Catechol-O-methyltransferase genotype modulates cancer treatment-related cognitive deficits in breast cancer survivors

Brent J. Small, Kerri Sharp Rawson, Erin Walsh, Heather S.L. Jim, Tiffany F. Hughes, Lindsay Iser, Michael A. Andrykowski, Paul B. Jacobsen

Research output: Contribution to journalArticlepeer-review

124 Scopus citations


BACKGROUND: Recent attention has focused on the negative effects of chemotherapy on the cognitive performance of cancer survivors. The current study examined modification of this risk by catechol-O-methyltransferase (COMT) genotype based on evidence in adult populations that the presence of a Val allele is associated with poorer cognitive performance. METHODS: Breast cancer survivors treated with radiotherapy (n = 58), and/or chemotherapy (n = 72), and 204 healthy controls (HCs) completed tests of cognitive performance and provided saliva for COMT genotyping. COMT genotype was divided into Val carriers (Val+; Val/Val, Val/Met) or COMT-Met homozygote carriers (Met; Met/Met). RESULTS: COMT-Val+ carriers performed more poorly on tests of attention, verbal fluency, and motor speed relative to COMT-Met homozygotes. Moreover, COMT-Val+ carriers treated with chemotherapy performed more poorly on tests of attention relative to HC group members who were also Val+ carriers. CONCLUSIONS: The results suggest that persons treated with chemotherapy for breast cancer who also possess the COMT-Val gene are susceptible to negative effects on their cognitive health. This research is important because it strives to understand the factors that predispose some cancer survivors to more negative quality-of-life outcomes. Cancer 2011.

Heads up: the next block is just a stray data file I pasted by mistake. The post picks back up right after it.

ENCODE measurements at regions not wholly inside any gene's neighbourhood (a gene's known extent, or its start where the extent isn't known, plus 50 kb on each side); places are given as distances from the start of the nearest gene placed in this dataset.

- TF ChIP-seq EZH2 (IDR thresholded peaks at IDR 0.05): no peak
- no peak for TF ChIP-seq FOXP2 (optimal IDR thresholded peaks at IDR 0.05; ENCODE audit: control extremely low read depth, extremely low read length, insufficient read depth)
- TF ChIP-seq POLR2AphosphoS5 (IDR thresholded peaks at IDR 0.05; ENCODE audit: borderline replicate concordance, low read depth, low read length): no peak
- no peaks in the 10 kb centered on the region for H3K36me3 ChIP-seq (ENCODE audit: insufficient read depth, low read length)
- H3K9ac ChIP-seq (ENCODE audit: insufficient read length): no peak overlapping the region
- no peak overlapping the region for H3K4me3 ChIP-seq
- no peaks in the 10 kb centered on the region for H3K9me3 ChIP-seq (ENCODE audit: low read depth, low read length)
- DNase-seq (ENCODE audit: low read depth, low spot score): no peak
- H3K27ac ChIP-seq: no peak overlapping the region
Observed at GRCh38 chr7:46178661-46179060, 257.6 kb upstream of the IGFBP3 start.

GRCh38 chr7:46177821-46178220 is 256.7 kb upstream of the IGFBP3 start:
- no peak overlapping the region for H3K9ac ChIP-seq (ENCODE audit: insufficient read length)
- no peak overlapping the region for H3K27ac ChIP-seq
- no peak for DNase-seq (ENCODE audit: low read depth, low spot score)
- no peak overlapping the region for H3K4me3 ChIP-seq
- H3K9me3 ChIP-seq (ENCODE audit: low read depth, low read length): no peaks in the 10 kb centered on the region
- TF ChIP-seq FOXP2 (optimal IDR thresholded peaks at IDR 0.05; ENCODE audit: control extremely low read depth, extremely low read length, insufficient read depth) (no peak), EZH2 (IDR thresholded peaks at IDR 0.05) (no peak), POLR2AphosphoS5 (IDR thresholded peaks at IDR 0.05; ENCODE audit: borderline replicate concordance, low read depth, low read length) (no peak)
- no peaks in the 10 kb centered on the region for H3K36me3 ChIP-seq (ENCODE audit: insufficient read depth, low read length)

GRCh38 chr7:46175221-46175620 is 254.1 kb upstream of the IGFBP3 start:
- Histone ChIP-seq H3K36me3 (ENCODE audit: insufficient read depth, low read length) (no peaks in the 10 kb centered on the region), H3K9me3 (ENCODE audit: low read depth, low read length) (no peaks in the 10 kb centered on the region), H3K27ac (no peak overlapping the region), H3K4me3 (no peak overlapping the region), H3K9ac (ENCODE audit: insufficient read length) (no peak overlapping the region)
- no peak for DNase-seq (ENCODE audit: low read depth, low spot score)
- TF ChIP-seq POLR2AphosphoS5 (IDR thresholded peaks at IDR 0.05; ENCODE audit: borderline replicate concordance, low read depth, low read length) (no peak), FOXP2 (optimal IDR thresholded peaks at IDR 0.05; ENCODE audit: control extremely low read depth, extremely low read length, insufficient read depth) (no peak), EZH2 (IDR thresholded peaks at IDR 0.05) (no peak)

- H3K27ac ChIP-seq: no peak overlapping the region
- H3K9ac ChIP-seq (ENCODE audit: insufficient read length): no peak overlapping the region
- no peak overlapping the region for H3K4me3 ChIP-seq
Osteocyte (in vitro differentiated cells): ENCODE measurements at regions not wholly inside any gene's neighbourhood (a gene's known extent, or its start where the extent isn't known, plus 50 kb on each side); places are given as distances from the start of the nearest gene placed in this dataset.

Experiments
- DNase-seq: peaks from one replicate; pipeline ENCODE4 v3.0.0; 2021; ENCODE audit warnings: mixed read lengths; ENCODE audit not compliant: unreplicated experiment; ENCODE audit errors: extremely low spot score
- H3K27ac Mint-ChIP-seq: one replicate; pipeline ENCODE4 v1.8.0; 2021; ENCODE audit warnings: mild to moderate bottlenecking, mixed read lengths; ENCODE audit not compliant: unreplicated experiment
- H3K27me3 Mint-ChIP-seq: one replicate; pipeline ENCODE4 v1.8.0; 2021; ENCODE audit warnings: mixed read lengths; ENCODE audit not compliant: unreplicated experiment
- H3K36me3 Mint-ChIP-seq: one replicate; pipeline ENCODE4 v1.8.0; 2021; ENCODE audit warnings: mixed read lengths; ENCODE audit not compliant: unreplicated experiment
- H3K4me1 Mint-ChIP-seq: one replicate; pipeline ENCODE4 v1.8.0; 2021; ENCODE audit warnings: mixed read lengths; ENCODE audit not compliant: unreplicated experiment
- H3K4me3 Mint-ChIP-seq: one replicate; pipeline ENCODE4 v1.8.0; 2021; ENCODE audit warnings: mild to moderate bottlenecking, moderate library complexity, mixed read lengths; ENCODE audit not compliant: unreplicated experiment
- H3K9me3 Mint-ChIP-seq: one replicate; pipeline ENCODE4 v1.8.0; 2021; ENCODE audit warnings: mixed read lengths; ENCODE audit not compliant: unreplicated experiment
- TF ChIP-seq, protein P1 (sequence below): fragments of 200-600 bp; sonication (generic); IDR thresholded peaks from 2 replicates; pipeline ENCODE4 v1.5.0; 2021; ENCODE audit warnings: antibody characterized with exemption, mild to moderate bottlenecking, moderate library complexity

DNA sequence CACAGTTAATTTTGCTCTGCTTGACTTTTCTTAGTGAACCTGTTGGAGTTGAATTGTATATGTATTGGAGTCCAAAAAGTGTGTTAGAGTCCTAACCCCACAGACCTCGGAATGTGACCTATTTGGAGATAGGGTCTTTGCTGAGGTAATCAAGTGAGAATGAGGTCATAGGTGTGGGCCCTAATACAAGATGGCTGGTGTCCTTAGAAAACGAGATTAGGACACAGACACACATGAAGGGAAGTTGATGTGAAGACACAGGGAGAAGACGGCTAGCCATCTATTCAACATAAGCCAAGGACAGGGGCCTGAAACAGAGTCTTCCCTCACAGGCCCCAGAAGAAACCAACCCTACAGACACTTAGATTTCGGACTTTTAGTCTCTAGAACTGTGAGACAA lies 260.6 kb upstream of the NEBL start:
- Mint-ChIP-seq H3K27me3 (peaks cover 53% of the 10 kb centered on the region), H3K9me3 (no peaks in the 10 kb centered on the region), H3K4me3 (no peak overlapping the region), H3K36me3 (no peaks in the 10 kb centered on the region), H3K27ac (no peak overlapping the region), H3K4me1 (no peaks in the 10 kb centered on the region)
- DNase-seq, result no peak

Original languageEnglish
Pages (from-to)1369-1376
Number of pages8
Issue number7
StatePublished - Apr 1 2011


  • cancer survivor
  • cognitive performance
  • genetics
  • research methods


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